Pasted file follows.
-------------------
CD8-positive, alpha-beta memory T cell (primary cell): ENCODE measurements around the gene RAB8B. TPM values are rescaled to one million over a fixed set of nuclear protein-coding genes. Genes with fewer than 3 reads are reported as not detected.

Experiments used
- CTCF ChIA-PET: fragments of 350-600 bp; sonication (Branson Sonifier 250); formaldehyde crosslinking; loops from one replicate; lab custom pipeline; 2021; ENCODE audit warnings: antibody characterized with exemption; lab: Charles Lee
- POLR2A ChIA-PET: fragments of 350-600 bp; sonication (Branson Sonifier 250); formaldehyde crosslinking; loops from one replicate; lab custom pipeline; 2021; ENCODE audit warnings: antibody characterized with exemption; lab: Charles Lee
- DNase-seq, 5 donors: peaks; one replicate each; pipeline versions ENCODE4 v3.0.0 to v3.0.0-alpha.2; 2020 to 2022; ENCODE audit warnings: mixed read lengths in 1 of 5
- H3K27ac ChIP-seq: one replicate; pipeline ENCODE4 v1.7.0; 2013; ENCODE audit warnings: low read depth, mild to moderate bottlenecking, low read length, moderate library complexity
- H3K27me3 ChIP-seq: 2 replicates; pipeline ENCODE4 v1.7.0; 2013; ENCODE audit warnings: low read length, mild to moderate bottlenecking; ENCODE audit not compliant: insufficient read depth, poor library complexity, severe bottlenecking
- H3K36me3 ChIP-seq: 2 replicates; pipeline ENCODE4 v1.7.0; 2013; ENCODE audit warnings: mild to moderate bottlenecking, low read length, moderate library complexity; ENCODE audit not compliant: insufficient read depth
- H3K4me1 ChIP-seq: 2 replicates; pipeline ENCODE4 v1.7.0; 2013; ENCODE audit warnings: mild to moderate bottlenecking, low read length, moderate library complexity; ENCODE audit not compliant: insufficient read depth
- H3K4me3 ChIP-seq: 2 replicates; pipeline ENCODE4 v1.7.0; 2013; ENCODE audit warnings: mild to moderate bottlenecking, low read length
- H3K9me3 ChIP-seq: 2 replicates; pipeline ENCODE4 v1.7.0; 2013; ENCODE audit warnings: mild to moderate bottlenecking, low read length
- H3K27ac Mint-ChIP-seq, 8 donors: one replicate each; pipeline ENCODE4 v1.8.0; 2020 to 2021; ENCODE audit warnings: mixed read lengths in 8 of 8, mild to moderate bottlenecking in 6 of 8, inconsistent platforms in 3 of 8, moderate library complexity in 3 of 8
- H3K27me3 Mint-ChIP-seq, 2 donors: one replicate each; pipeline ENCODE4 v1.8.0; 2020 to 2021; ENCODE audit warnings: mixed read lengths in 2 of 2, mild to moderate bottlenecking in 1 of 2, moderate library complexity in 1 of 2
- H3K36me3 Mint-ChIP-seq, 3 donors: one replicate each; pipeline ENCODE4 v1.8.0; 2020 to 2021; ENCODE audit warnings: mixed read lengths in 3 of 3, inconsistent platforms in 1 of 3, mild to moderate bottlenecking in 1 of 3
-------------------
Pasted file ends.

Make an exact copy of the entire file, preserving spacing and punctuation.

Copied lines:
CD8-positive, alpha-beta memory T cell (primary cell): ENCODE measurements around the gene RAB8B. TPM values are rescaled to one million over a fixed set of nuclear protein-coding genes. Genes with fewer than 3 reads are reported as not detected.

Experiments used
- CTCF ChIA-PET: fragments of 350-600 bp; sonication (Branson Sonifier 250); formaldehyde crosslinking; loops from one replicate; lab custom pipeline; 2021; ENCODE audit warnings: antibody characterized with exemption; lab: Charles Lee
- POLR2A ChIA-PET: fragments of 350-600 bp; sonication (Branson Sonifier 250); formaldehyde crosslinking; loops from one replicate; lab custom pipeline; 2021; ENCODE audit warnings: antibody characterized with exemption; lab: Charles Lee
- DNase-seq, 5 donors: peaks; one replicate each; pipeline versions ENCODE4 v3.0.0 to v3.0.0-alpha.2; 2020 to 2022; ENCODE audit warnings: mixed read lengths in 1 of 5
- H3K27ac ChIP-seq: one replicate; pipeline ENCODE4 v1.7.0; 2013; ENCODE audit warnings: low read depth, mild to moderate bottlenecking, low read length, moderate library complexity
- H3K27me3 ChIP-seq: 2 replicates; pipeline ENCODE4 v1.7.0; 2013; ENCODE audit warnings: low read length, mild to moderate bottlenecking; ENCODE audit not compliant: insufficient read depth, poor library complexity, severe bottlenecking
- H3K36me3 ChIP-seq: 2 replicates; pipeline ENCODE4 v1.7.0; 2013; ENCODE audit warnings: mild to moderate bottlenecking, low read length, moderate library complexity; ENCODE audit not compliant: insufficient read depth
- H3K4me1 ChIP-seq: 2 replicates; pipeline ENCODE4 v1.7.0; 2013; ENCODE audit warnings: mild to moderate bottlenecking, low read length, moderate library complexity; ENCODE audit not compliant: insufficient read depth
- H3K4me3 ChIP-seq: 2 replicates; pipeline ENCODE4 v1.7.0; 2013; ENCODE audit warnings: mild to moderate bottlenecking, low read length
- H3K9me3 ChIP-seq: 2 replicates; pipeline ENCODE4 v1.7.0; 2013; ENCODE audit warnings: mild to moderate bottlenecking, low read length
- H3K27ac Mint-ChIP-seq, 8 donors: one replicate each; pipeline ENCODE4 v1.8.0; 2020 to 2021; ENCODE audit warnings: mixed read lengths in 8 of 8, mild to moderate bottlenecking in 6 of 8, inconsistent platforms in 3 of 8, moderate library complexity in 3 of 8
- H3K27me3 Mint-ChIP-seq, 2 donors: one replicate each; pipeline ENCODE4 v1.8.0; 2020 to 2021; ENCODE audit warnings: mixed read lengths in 2 of 2, mild to moderate bottlenecking in 1 of 2, moderate library complexity in 1 of 2
- H3K36me3 Mint-ChIP-seq, 3 donors: one replicate each; pipeline ENCODE4 v1.8.0; 2020 to 2021; ENCODE audit warnings: mixed read lengths in 3 of 3, inconsistent platforms in 1 of 3, mild to moderate bottlenecking in 1 of 3